Famous founders and investors: A blessing or a curse?

Famous founders and investors: A blessing or a curse?

Biz Stone launching Jelly, Sean Parker launching Airtime, Ashton Kutcher investing in your company, Ray Ozzie launching Talko.

Having a world-famous, previously successful, founder or investor doesn’t give you any guarantees of success. In fact, I’m starting to suspect that once the extra attention you get for being able to name-drop someone famous, it will work against you.

People love supporting the romantic idea of a young entrepreneur hacking away on a genius product from a garage. That’s the dream you want to support.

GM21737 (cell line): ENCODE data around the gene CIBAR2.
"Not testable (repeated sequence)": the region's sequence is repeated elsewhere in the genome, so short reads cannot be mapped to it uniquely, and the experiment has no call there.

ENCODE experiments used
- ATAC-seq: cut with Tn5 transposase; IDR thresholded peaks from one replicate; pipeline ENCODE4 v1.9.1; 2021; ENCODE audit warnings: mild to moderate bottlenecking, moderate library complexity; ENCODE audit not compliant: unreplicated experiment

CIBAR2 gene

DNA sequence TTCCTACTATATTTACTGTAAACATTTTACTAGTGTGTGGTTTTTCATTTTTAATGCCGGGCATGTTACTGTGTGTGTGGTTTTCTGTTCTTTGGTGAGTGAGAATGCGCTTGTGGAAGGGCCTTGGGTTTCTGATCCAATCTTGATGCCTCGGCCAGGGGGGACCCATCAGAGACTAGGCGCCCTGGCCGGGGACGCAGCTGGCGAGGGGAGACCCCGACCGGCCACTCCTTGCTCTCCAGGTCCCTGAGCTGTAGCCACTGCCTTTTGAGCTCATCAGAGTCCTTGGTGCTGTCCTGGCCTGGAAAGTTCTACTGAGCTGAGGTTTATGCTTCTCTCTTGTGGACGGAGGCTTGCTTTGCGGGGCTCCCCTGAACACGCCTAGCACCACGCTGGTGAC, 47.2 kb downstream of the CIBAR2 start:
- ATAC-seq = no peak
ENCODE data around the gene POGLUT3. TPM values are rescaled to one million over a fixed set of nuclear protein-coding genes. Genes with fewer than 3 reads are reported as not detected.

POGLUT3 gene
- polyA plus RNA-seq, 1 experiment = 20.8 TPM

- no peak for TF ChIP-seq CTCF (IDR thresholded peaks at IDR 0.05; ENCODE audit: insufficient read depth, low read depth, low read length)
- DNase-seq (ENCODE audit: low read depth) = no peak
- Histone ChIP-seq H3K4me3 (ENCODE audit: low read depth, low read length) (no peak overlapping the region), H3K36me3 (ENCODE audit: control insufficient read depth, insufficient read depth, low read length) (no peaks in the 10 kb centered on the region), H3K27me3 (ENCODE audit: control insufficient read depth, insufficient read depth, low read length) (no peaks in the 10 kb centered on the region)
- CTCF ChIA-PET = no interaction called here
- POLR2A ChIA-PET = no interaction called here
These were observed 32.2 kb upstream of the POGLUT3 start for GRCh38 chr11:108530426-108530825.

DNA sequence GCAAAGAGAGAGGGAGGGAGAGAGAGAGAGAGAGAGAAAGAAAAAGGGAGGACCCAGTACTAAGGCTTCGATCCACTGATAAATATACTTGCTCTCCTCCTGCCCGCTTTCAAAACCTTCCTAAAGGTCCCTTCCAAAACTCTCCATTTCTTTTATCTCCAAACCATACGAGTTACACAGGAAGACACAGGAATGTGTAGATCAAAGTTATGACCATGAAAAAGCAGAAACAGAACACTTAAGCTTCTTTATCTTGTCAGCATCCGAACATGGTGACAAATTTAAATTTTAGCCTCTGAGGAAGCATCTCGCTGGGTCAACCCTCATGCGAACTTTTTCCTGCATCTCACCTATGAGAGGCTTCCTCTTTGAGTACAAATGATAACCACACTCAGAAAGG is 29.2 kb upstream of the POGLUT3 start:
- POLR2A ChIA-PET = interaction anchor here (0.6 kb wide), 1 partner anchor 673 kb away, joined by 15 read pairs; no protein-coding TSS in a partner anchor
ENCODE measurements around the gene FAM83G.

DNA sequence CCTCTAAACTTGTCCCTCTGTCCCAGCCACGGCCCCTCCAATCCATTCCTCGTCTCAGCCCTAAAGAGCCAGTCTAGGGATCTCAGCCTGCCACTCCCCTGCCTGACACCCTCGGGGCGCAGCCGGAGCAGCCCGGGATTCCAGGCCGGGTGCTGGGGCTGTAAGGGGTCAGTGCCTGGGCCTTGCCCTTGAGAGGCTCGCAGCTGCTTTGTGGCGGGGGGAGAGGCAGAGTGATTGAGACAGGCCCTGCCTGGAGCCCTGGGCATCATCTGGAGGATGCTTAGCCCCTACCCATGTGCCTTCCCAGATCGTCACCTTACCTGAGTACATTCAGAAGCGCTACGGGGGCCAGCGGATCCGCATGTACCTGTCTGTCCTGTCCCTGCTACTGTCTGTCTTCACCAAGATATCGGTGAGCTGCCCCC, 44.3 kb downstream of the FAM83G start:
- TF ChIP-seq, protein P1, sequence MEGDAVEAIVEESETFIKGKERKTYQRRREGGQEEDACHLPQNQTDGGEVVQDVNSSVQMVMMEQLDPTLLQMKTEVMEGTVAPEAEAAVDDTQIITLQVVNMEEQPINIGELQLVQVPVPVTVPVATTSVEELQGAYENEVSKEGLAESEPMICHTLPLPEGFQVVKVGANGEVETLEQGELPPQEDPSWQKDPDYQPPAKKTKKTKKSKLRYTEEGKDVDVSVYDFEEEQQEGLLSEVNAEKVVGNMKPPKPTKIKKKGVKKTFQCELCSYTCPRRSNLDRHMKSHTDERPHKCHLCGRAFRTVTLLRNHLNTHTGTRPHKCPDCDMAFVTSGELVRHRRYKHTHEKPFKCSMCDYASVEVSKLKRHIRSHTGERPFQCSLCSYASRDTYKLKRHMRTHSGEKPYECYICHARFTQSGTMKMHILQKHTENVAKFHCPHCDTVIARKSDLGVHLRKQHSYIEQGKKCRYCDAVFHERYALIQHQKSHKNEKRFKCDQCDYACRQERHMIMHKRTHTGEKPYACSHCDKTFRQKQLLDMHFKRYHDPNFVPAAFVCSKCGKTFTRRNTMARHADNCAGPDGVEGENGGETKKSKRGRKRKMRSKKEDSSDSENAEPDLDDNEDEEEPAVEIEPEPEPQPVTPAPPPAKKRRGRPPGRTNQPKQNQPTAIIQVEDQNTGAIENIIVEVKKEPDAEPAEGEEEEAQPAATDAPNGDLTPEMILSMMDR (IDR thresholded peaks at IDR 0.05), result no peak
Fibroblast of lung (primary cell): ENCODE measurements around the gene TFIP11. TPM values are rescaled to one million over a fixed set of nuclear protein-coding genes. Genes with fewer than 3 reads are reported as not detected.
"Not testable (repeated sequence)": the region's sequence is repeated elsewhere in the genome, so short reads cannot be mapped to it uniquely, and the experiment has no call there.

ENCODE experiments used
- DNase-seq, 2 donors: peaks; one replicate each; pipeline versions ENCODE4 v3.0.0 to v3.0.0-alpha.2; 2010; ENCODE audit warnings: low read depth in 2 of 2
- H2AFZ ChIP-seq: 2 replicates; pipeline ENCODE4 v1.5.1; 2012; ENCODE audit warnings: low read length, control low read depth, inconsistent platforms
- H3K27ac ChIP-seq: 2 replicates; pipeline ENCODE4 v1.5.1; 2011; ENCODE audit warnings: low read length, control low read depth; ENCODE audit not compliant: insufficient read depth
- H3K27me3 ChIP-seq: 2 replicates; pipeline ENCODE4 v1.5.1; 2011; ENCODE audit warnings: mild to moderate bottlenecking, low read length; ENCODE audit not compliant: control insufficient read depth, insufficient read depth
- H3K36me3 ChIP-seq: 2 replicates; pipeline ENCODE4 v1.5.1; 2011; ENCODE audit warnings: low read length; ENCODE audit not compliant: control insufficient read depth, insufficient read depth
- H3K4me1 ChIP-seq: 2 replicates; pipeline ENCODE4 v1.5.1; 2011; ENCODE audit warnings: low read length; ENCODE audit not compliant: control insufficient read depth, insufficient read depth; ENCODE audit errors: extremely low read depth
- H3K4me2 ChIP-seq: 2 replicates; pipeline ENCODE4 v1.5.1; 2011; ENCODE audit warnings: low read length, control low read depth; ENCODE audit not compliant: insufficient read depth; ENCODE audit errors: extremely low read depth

A millionaire team with seemingly unlimited resources that can throw a luxurious launch party and afford to hire the best designers? You’re going to adopt a platform to make a bunch of rich people even richer? I just don’t think that gets our sympathy vote.

If you are rich and famous, or are about to attract a rockstar informal investor I would keep it quiet until your product becomes popular on its own merits, and maybe then you can subtly hint at the famous people involved.

Read next: A day in the life of a social media manager: How to spend your time on social media

Here's some more distraction

Comments